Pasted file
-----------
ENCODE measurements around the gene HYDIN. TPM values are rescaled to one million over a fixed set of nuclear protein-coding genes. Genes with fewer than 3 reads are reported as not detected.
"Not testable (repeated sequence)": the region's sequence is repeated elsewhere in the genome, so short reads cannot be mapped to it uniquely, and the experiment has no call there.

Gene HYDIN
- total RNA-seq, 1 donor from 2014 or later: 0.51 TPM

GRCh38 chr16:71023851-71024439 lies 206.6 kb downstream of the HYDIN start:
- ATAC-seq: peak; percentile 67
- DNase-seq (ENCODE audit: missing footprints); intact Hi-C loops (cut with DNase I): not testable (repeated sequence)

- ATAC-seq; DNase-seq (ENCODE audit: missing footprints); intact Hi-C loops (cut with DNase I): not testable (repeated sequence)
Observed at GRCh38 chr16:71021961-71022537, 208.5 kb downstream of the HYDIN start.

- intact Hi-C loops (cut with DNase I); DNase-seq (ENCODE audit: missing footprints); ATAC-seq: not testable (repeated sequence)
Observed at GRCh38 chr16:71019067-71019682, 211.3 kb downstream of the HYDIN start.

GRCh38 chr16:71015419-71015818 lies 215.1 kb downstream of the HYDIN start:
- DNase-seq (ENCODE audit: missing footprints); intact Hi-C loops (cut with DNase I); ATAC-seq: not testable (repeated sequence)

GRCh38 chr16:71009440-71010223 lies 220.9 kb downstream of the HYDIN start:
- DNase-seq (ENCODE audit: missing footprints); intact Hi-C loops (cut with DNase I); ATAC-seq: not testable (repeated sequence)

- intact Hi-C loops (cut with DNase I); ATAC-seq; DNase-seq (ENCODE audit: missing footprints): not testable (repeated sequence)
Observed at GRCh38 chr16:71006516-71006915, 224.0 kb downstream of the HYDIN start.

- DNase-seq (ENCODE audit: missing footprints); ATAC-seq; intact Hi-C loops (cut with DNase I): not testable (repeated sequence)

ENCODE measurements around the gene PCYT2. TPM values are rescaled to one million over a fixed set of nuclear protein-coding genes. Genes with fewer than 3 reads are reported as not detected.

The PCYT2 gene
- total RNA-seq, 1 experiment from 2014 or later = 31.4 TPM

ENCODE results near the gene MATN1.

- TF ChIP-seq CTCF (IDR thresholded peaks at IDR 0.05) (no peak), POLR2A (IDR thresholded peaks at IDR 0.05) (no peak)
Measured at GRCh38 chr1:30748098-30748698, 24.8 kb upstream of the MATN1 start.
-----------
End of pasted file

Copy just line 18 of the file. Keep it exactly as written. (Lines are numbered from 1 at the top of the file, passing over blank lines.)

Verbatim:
- DNase-seq (ENCODE audit: missing footprints); ATAC-seq; intact Hi-C loops (cut with DNase I): not testable (repeated sequence)